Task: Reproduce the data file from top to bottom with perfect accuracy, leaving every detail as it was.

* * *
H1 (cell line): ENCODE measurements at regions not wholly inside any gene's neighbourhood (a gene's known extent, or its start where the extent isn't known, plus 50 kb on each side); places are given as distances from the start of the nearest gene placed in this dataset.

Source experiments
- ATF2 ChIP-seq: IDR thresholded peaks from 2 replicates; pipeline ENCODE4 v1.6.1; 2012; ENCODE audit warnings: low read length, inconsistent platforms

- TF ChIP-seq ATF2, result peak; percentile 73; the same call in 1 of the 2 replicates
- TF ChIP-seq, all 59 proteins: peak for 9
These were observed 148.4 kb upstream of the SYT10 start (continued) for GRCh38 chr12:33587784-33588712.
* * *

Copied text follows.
H1 (cell line): ENCODE measurements at regions not wholly inside any gene's neighbourhood (a gene's known extent, or its start where the extent isn't known, plus 50 kb on each side); places are given as distances from the start of the nearest gene placed in this dataset.

Source experiments
- ATF2 ChIP-seq: IDR thresholded peaks from 2 replicates; pipeline ENCODE4 v1.6.1; 2012; ENCODE audit warnings: low read length, inconsistent platforms

- TF ChIP-seq ATF2, result peak; percentile 73; the same call in 1 of the 2 replicates
- TF ChIP-seq, all 59 proteins: peak for 9
These were observed 148.4 kb upstream of the SYT10 start (continued) for GRCh38 chr12:33587784-33588712.